Answer: You're asking about the weekend (Jan 7th and 8th) that snow and sleet fell across the area. We did have cold air persist in the wake of that system, enough that out at the RDU airport the temperature was at or below 32 degrees for 83 consecutive hours, finally climbing above freezing after 10 AM on Tuesday Jan 10th. That's only a little over half as long as the record for consecutive hourly reports of 32 or colder, though. With some assistance from the helpful staffs of the State Climate Office of NC and the Southeast Regional Climate Center, we found the longest such period for Raleigh went on for 157 hours (about 6 and a half days) ending on Jan 16th in 1982.
Jan. 27, 2017 | Tags: cold, records/extremes

Question: When it is -47 degrees...does that mean it is 47 degrees below 0 or 47 degrees below freezing? — Patricia

Answer: You didn't mention whether the -47 is in Fahrenheit or Celsius, and the answer depends on which scale is being used. On the Fahrenheit scale, freezing is 32 degrees, so -47F is 47 degrees below zero, and therefore 79 degrees below freezing. On the Celsius scale, freezing is zero, so -47C would be 47 degrees below both zero AND freezing.
Jan. 26, 2017 | Tags: cold, maps & codes

Question: It's not end of the month so why are we having a full moon? It's scary. — Trish

Answer: Full moons can occur at any time of a month, and are not restricted to the end of months. Keep in mind that the lunar cycle is such that the moon's orbit puts it into position for a full moon about every 29.5 days, while the length of months varies, mostly between 30 and 31 days, but also with February at 28 (and sometimes 29) days. So, typically the timing of a full moon will move back (earlier) by about a day or so each month.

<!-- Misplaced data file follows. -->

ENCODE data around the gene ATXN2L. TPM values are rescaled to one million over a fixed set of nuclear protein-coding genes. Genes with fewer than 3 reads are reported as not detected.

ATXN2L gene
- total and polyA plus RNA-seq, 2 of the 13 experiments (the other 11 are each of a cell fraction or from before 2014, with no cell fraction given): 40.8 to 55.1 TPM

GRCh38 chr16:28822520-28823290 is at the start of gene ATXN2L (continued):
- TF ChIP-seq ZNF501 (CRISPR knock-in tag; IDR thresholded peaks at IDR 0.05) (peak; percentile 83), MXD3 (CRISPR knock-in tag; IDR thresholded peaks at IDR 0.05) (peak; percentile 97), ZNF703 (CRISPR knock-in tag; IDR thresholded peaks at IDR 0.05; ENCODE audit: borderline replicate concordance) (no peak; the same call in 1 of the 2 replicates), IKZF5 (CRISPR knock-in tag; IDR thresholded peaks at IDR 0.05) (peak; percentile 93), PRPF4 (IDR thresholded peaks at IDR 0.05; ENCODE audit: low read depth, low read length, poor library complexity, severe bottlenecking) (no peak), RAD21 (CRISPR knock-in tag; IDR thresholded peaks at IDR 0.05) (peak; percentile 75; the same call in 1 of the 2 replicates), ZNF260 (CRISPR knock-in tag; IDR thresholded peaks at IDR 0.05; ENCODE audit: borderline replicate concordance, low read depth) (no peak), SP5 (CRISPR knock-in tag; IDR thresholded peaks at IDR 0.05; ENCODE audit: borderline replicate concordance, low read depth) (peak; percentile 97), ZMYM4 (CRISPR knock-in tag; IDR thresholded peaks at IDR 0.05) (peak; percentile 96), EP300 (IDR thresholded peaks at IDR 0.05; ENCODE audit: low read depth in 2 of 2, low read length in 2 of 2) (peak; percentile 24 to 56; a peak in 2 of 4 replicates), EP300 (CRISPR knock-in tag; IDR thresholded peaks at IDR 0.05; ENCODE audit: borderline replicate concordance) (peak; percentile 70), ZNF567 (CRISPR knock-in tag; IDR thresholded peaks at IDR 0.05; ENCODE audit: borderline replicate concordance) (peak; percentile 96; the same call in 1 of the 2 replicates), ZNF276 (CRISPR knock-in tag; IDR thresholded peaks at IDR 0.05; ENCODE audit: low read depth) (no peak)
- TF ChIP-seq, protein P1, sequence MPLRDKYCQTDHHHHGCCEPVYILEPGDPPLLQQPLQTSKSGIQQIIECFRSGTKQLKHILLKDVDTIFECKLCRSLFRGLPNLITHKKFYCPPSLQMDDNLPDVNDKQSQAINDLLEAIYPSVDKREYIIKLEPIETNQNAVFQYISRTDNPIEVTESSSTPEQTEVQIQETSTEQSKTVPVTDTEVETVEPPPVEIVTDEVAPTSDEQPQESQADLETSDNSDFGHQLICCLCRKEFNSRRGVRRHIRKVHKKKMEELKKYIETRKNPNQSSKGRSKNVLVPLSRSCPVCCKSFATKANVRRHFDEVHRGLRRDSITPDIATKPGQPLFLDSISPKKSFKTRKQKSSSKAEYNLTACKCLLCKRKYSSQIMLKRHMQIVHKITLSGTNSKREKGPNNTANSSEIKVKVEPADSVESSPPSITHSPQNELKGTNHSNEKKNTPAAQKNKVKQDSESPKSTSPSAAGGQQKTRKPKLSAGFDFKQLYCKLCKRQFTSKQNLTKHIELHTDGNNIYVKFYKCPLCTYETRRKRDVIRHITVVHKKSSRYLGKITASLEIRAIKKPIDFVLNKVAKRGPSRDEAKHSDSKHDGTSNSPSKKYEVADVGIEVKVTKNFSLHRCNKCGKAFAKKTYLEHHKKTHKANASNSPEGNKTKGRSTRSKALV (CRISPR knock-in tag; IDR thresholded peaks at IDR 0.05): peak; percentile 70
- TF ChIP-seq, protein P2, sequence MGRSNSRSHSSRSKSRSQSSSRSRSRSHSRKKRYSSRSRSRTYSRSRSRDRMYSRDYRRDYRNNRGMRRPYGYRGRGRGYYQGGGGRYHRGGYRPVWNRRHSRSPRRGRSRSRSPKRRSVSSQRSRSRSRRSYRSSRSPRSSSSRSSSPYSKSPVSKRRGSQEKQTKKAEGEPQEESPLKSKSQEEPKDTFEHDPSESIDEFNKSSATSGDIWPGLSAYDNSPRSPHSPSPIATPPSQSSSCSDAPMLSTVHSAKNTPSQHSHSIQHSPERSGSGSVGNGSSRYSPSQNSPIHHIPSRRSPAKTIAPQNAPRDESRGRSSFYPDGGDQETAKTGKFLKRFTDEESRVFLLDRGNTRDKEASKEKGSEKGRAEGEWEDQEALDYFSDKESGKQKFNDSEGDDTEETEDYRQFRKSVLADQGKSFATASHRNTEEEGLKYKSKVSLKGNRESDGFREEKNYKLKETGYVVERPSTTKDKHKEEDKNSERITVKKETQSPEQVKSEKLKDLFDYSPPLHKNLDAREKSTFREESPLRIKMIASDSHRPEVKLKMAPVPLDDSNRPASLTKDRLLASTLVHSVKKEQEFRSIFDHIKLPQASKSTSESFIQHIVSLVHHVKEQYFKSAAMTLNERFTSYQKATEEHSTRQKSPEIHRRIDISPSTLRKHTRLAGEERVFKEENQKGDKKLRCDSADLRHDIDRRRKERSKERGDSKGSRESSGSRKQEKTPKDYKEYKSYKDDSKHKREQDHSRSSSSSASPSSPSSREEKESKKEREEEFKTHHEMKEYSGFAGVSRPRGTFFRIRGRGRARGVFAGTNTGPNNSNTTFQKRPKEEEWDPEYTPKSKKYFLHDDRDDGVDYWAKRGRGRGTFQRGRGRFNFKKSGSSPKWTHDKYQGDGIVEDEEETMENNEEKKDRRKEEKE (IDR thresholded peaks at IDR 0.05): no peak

Feb. 15, 2017 | Tags: astronomy

Question: On today's morning commute, we saw intense white fog that made it difficult to see. Can fog be generated from melting snow and ice, or was this simply regular fog? — Amelia

Answer: There are a number of different formation mechanisms for fog, most of which involve cooling a humid airmass near the surface until the temperature reaches the dew point or below, causing the cooled layer of air to become saturated so that fog droplets develop. In the case of fog over a snowy or icy surface, this often involves the movement of a warmer, humid airmass into the region where the snow or ice is already on the ground. The warm air is cooled from below by contact with the cold surface, and this can lead to fog formation. There can also be some contribution of melting and/or evaporating snow increasing humidity of the air, but often the warmer airmass moving in already has enough humidity for fog to form anyway upon cooling from below. When warmer, moist air moves over a cooler surface in that way, the resulting fog is called "advection fog."
Jan. 24, 2017 | Tags: general meteorology, snow, visibility/fog/dust

Questions 51 - 60 of 5245.

Ask Greg Your Question Now!

Please understand that the volume of Ask Greg questions makes it impossible to answer every one or to list them all here. You may find it helpful to search for your own question using the form at the top of this page to see if it has been posted in our database.

When you submit a question you understand that your question and e-mail address will be sent to our editorial staff. Accordingly your question will not be subject to the privacy policy of this site.